April Issue

Welcome to the bleeding edge of IT reorgs

The IT department isn't going to disappear, but more companies are erasing the lines and boxes of their traditional org charts

Welcome to the bleeding edge of IT reorgs. Our first stop will be Zappos' technology department, renamed Unicorn after the CEO's favorite mythological creature. (I'm not making that up. Honestly, how could anyone?)

Next, we'll cruise by GameStop, which carved its IT function into four groups focused on delivery, architecture, strategy and customer experience. The final stop on our tour will be AccuWeather, which rebranded its CIO as a chief digital officer, split IT into two categories (daily work and strategic work) and moved some sales functions into IT.

These three stand out as the most radical examples detailed in our story "Some Companies Take IT Reorgs to the Extreme." The IT department isn't about to disappear, but more companies are erasing the lines and boxes of their traditional org charts and restructuring IT.

Some of these changes are defensive responses to the gale-force winds of change from the digital economy; some are offensive moves designed to spark greater innovative thinking.

Zappos, for example, spent last year breaking apart its corporate hierarchy and reassembling it into a "holacracy," a kind of corporate commune where people work in groups or circles that constantly rearrange themselves as new projects emerge.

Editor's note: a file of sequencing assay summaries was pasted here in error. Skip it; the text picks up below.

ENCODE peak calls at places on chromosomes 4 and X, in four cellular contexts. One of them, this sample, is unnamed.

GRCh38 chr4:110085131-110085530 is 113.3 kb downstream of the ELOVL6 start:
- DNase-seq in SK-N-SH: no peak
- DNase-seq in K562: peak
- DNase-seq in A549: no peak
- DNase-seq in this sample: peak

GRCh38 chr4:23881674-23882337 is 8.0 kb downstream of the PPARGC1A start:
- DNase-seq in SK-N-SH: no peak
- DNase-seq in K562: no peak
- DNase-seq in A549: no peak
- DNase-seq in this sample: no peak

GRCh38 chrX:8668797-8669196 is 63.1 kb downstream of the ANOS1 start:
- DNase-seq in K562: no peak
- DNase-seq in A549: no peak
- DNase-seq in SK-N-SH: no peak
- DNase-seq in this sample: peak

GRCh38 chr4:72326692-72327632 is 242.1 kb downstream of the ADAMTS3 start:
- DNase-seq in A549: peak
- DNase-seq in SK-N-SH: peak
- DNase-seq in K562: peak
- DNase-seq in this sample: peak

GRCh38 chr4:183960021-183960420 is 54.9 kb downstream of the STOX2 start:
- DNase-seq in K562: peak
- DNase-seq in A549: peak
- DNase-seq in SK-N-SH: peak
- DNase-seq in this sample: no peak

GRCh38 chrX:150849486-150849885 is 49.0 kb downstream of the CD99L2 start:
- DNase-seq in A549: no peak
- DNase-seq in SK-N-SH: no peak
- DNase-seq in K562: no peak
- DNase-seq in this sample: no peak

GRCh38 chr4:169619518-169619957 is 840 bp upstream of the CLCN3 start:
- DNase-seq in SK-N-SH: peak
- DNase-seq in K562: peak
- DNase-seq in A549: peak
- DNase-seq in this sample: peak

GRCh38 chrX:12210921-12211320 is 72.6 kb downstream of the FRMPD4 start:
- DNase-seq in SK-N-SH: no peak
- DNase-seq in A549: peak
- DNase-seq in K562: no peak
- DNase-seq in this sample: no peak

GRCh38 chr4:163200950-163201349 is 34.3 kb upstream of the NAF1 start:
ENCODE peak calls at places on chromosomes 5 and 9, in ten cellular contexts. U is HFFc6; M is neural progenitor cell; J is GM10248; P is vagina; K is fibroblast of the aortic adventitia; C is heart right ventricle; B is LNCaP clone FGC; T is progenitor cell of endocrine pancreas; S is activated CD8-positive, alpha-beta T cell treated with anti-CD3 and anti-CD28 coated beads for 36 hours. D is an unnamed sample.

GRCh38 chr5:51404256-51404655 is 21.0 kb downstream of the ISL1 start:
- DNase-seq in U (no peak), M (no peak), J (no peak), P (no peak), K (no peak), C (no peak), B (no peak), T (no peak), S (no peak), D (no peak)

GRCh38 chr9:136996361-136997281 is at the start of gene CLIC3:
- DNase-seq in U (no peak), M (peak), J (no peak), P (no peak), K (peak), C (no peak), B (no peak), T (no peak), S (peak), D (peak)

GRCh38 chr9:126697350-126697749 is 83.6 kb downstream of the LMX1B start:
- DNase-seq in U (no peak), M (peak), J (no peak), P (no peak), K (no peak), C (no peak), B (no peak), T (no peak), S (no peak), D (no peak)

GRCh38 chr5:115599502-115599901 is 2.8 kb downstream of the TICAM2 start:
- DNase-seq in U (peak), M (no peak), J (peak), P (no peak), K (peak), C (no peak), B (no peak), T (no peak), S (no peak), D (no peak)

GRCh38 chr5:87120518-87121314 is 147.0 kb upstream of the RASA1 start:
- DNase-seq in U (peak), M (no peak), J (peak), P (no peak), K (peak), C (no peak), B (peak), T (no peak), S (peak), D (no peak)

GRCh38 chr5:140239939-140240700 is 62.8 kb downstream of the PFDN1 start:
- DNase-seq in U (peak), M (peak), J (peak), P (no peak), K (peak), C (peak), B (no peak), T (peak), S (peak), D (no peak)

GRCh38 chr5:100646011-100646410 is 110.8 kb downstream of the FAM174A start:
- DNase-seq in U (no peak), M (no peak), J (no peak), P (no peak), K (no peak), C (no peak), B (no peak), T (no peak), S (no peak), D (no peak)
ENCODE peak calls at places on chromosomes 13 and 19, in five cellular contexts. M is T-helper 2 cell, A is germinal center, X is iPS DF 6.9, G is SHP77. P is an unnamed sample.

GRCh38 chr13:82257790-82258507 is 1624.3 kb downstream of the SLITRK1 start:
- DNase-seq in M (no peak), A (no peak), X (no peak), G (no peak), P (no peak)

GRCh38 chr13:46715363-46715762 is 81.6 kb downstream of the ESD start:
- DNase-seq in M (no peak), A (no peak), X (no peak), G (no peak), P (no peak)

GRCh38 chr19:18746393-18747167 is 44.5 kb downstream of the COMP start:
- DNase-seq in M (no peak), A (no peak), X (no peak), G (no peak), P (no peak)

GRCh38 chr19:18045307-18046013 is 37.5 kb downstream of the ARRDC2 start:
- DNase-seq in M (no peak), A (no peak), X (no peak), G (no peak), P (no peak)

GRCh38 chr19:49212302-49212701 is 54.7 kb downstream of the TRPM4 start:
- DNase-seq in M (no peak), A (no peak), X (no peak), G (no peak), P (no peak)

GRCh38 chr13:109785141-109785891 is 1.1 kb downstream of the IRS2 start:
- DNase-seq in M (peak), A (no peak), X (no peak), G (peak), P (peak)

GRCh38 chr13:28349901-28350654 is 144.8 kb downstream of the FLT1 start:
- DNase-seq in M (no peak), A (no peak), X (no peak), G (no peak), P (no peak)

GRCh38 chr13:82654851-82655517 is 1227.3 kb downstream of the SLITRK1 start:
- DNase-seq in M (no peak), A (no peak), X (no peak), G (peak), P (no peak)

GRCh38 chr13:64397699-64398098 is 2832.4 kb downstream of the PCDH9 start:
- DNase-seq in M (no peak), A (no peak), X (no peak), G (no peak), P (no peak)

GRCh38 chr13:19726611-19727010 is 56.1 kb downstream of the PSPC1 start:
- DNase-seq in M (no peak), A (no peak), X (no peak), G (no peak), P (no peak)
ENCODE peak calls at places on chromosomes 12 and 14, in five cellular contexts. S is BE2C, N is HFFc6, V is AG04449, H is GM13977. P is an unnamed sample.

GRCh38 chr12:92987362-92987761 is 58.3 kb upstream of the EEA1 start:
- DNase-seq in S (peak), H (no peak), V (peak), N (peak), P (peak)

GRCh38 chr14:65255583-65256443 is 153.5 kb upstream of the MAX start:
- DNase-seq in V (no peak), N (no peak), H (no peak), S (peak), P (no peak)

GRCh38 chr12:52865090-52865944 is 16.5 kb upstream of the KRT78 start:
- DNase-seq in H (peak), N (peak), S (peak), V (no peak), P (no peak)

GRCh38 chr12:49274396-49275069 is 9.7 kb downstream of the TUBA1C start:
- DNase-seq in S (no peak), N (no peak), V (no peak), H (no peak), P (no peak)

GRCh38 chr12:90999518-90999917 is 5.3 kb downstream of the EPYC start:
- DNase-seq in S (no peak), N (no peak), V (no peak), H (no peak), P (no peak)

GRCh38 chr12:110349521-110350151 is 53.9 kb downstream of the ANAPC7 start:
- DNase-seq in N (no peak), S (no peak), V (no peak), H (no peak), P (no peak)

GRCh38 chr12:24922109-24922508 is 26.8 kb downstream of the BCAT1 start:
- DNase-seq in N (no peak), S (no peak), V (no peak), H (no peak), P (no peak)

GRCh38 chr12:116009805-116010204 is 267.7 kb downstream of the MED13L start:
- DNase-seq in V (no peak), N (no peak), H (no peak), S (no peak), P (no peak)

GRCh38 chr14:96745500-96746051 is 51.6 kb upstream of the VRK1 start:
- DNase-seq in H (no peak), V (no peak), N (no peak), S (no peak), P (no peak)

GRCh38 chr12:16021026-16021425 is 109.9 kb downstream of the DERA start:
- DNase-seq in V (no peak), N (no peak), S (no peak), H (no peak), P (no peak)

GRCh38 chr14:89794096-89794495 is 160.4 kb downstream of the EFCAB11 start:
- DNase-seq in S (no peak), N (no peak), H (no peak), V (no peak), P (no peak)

"It's a radical approach and we're passionate about trying it," says Brent Cromley, CTO at Zappos. "We want everyone thinking about how we can improve things, not just a select few at a time or a group set aside to do innovation."

GameStop's longtime CIO, Jeff Donaldson, looked hard at the multiple roles a modern CIO must play and decided it was "really ridiculous to expect that one professional can operate effectively across all of those personas." Each of the four new IT functions has its own senior IT leader. Donaldson took on the GameStop Technology Institute, which focuses on product innovation. These days his job is all about collaborating with futurists, researchers and venture capitalists.

"This lights up neurons," he says. "There's nothing better than that."

"Done well, a dramatic overhaul can make IT responsive to the unknown. Done poorly, you fertilize staff resentment about too much change or dead-end jobs on legacy systems," writes Kim S. Nash. "There are no best practices for the bleeding edge. Just a few intrepid CIOs."

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